Pushpa Kagda weeps as she tries to understand what has just happened to her family. She is the mother of a little boy and she is pregnant, but Pushpa no longer has a husband to help raise her children.
At 26 years old she has just become a widow. She is not alone. Beside her sits her two sisters-in-law who suffer in silence. They are newly widowed, too. Their husbands, all brothers, died within days of each other. Their deaths came because each one of them drank from the same poisonous brew. Police say tainted alcohol was being sold in their neighborhood. The elder brother was the first to drink and died soon after. Pushpa’s husband was next. “His elder brother died. He was affected by it and went and got drunk on alcohol,” Pushpa said as tears rolled down her cheeks. “After he came back, he wasn’t feeling well. There was foam coming out of his mouth and we admitted him to the hospital.” It was too late. Pushpa’s husband followed his brothers to the grave. Watch Sidner’s interview with the Kagda family »
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Pushpa’s mother-in-law does not know how the tight-knit family will survive. Everyone has to work in this family. Some are sweepers, others day laborers and maids. They make just enough to feed and cloth themselves and their children. “How will I help them now” asked Dhanpati Kagda, the mother-in law. “My children’s life is spoiled now.” Police said the Kagdas were one of 10 families in the same Delhi neighborhood who are in mourning after tainted alcohol was imbibed. It is a scenario that has played out dozens of times, killing hundreds of people across India over the years. In Ahmedabad this month, police said more than 100 people died and more than 200 were sickened after drinking tainted alcohol. “It’s a big problem,” said Southwest Delhi Deputy Commission of Police K. Jagdesan. “It’s men who die more often from lower income groups. So they (the women) don’t have anybody to support them.” Poor laborers and slum dwellers are often the ones who get sick because they cannot afford the licensed alcohol sold at government-approved shops. Or, they live in parts of India where it is illegal to sell alcohol. In either case, people turn to illegal vendors who sell homemade hooch or watered-down cheap alcohol. The supplier sometimes adds toxic ingredients to these that are meant to get the drinker higher — faster and cheaper. One of the ingredients often detected is methyl alcohol, which is known to cause blindness. In Pushpa Kagda’s neighborhood, another common problem has surfaced. The neighborhood went on a rampage against police and destroyed some police property because they believed the authorities were somehow involved with the illegal alcohol vendors. “We have taken action against the police officers of that area,” Jagdesan said. “We have suspended some of the police officers and an enquiry is being done (as to) why so much selling of liquor was happening in that area.” Back at the Kadga home, the three widows — their faces covered in mourning — squat at their doorstep, surrounded by their children. The children don’t understand that their fathers will never come home. But they know something is wrong as sadness permeates the air. “The way our house was uprooted,” Pushpa Kagda said. “I hope nobody else has to face this.”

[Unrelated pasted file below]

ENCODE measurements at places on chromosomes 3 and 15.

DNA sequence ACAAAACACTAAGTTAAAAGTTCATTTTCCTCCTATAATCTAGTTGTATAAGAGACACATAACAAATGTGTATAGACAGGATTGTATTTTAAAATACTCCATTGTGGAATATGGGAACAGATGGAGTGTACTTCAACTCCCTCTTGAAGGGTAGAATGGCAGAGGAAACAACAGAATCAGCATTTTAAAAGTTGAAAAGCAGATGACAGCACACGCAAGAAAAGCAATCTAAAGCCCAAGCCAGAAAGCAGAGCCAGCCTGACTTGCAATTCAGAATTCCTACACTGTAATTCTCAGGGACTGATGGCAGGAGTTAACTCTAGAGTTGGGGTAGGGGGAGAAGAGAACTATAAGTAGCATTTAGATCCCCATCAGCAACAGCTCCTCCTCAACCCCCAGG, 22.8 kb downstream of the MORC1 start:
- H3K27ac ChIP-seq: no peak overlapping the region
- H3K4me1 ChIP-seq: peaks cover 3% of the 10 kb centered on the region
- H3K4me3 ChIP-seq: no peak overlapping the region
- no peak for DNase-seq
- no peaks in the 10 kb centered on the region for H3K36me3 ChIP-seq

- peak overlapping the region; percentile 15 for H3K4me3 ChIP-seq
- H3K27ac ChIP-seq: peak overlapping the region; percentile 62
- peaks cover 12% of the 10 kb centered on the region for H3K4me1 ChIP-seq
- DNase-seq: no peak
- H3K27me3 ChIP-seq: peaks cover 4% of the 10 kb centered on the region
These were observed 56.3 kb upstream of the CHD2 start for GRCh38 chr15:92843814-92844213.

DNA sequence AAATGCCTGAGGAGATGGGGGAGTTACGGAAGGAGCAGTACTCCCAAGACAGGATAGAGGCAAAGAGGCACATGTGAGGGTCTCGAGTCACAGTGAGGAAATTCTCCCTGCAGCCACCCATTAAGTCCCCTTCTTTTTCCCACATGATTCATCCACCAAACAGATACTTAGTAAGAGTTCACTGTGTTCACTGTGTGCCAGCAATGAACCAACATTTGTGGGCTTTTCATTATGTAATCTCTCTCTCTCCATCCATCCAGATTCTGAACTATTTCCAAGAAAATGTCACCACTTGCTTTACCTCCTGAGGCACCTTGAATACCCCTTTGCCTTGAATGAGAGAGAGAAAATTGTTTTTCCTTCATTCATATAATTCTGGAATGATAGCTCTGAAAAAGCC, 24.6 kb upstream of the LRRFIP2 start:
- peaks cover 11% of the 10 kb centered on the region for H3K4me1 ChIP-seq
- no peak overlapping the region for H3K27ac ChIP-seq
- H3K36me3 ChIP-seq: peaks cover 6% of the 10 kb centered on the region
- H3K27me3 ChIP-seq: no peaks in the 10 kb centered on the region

Their neighbor Laxman Singh is angry watching families around him in pain. He said what was once a happy neighborhood is now one filled with sadness and suffering. “It was a good family. The children were young. They were married and had kids,” Singh said. “Now their family is ruined. The kids are ruined and they have not received any help from the government, nor does anybody come asking.”